European data protection watchdogs have played down reports that they might add music-playing software to a list of PC devices they fear breach E.U. data protection laws.
Microsoft Corp.’s Media Player and its main rival, RealNetworks Inc.’s RealPlayer, are reported to have raised concerns because they relay users’ listening habits back via related Web sites to central databases. This information is gathered even when users listen to music from a CD while the PC is online, and the user is never informed that the information is being tracked.
An official at the European Commission, the E.U.’s executive branch, said that all computer devices that gather information about the user are a cause for concern among the representatives of the 15 national data protection agencies in the E.U., but that the main concern remains Microsoft’s .Net Passport service, which offers users a single log-on to a variety of Web-based applications.
“The priority is .Net Passport, but these other devices that gather information might also be examined closely,” the official said on condition of anonymity.
But the national authorities knew nothing about any concrete plan to investigate music playing software. Anne-Christine Lacoste, joint councillor at Belgium’s data protection office, said there are no specific plans to investigate music players, just broad research into all types of software that gather information about the computer user. “What concerns us at the moment is .Net Passport,” she said.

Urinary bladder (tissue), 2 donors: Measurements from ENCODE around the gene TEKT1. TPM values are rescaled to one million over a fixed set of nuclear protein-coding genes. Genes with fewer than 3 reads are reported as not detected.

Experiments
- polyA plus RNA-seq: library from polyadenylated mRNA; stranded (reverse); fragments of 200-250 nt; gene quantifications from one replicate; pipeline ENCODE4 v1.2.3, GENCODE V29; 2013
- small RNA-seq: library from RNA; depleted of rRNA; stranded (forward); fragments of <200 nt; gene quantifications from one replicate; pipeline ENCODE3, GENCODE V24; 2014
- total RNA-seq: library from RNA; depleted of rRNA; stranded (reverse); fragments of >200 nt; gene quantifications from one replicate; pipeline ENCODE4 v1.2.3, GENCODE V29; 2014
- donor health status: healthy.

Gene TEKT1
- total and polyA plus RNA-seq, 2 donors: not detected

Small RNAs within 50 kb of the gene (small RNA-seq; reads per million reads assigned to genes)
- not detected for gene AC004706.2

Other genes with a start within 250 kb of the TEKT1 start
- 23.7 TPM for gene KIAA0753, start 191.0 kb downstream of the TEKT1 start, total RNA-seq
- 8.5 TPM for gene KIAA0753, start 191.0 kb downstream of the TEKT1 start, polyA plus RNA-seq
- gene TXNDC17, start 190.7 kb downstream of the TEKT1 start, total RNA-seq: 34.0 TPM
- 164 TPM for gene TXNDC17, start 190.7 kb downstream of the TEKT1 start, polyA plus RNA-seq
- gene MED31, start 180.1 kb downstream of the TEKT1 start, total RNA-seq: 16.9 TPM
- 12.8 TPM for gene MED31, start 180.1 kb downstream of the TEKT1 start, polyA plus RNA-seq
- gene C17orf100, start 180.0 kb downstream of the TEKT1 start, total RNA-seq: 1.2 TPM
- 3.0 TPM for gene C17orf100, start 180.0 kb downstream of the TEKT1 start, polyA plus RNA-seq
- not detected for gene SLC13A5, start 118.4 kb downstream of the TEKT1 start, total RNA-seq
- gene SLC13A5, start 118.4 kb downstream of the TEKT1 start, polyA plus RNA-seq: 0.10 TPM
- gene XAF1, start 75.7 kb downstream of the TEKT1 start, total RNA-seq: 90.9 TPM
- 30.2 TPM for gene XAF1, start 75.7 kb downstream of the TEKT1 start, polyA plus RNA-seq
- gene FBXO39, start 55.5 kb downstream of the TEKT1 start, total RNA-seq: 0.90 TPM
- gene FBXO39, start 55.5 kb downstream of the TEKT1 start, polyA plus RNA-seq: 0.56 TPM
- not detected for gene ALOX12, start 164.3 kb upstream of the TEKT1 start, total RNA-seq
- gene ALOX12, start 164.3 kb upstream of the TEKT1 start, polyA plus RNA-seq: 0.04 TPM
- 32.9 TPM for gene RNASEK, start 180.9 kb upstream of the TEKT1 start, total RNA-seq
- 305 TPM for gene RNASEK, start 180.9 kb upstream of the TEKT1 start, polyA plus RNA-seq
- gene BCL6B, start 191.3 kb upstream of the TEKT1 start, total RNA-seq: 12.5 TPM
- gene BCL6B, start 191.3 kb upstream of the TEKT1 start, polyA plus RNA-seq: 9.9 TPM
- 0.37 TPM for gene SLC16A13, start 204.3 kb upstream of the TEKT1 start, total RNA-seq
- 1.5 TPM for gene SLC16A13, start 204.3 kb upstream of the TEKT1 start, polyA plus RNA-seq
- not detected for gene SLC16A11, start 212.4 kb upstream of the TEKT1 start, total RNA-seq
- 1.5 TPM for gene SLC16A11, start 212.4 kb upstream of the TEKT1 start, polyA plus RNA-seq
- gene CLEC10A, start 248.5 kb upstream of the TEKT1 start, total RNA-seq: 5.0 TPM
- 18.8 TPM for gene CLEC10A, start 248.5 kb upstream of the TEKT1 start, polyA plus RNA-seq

Iain Bourne, strategic policy manager at the British Information Commissioner’s office and Ronny Downes, deputy data protection commissioner for the Republic of Ireland, both said they were unaware of any specific plan to investigate music players.
Waltraut Kotschy, senior data protection official in the Austrian Data Protection Office, said that the office had received one complaint from a consumer about Media Player Version 8. Though the office will take action if it finds that there is justification for the complainant’s concerns, it has no immediate plans for an official inquiry, she said.
The national authorities will decide whether or not to open an investigation into Microsoft’s .Net Passport at a meeting on July 1 and 2.
“The UK will probably support an investigation with a small ‘i,’ ” Bourne said. “There’s a lot of talk about a huge Microsoft database out there with information about people’s online buying habits, but there is no evidence Passport raises complex technical issues and civil liberties issues. We want to find out what is going on,” he said.
Music playing software is not on the agenda for the July 1 and 2 meeting, said the Commission official who spoke on condition of anonymity.